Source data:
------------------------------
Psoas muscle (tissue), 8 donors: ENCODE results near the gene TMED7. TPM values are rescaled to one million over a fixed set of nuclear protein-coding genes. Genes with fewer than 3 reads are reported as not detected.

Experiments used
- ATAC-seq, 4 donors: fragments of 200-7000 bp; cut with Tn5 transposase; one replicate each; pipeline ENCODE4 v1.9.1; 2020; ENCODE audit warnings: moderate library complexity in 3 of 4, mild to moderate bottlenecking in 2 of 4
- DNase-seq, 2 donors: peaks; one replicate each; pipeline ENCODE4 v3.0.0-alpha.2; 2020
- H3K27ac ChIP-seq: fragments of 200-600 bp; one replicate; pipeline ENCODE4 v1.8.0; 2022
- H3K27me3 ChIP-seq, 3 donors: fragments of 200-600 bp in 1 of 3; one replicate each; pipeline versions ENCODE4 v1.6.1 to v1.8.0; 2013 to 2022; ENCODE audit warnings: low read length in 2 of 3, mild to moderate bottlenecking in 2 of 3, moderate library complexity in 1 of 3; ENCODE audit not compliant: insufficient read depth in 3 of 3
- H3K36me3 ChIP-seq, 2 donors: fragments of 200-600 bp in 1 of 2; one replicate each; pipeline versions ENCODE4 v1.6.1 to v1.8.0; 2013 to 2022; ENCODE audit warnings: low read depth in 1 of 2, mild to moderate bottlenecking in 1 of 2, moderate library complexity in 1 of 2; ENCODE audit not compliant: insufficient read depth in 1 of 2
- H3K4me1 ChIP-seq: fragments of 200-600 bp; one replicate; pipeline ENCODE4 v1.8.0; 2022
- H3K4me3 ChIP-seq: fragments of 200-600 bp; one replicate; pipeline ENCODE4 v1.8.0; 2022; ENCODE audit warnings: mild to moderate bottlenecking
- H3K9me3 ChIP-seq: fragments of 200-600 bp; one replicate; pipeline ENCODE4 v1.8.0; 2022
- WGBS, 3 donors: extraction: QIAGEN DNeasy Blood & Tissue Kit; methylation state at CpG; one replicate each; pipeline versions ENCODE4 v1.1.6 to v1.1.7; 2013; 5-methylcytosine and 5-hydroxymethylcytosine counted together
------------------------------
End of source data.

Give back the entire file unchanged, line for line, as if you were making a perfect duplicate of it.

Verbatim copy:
Psoas muscle (tissue), 8 donors: ENCODE results near the gene TMED7. TPM values are rescaled to one million over a fixed set of nuclear protein-coding genes. Genes with fewer than 3 reads are reported as not detected.

Experiments used
- ATAC-seq, 4 donors: fragments of 200-7000 bp; cut with Tn5 transposase; one replicate each; pipeline ENCODE4 v1.9.1; 2020; ENCODE audit warnings: moderate library complexity in 3 of 4, mild to moderate bottlenecking in 2 of 4
- DNase-seq, 2 donors: peaks; one replicate each; pipeline ENCODE4 v3.0.0-alpha.2; 2020
- H3K27ac ChIP-seq: fragments of 200-600 bp; one replicate; pipeline ENCODE4 v1.8.0; 2022
- H3K27me3 ChIP-seq, 3 donors: fragments of 200-600 bp in 1 of 3; one replicate each; pipeline versions ENCODE4 v1.6.1 to v1.8.0; 2013 to 2022; ENCODE audit warnings: low read length in 2 of 3, mild to moderate bottlenecking in 2 of 3, moderate library complexity in 1 of 3; ENCODE audit not compliant: insufficient read depth in 3 of 3
- H3K36me3 ChIP-seq, 2 donors: fragments of 200-600 bp in 1 of 2; one replicate each; pipeline versions ENCODE4 v1.6.1 to v1.8.0; 2013 to 2022; ENCODE audit warnings: low read depth in 1 of 2, mild to moderate bottlenecking in 1 of 2, moderate library complexity in 1 of 2; ENCODE audit not compliant: insufficient read depth in 1 of 2
- H3K4me1 ChIP-seq: fragments of 200-600 bp; one replicate; pipeline ENCODE4 v1.8.0; 2022
- H3K4me3 ChIP-seq: fragments of 200-600 bp; one replicate; pipeline ENCODE4 v1.8.0; 2022; ENCODE audit warnings: mild to moderate bottlenecking
- H3K9me3 ChIP-seq: fragments of 200-600 bp; one replicate; pipeline ENCODE4 v1.8.0; 2022
- WGBS, 3 donors: extraction: QIAGEN DNeasy Blood & Tissue Kit; methylation state at CpG; one replicate each; pipeline versions ENCODE4 v1.1.6 to v1.1.7; 2013; 5-methylcytosine and 5-hydroxymethylcytosine counted together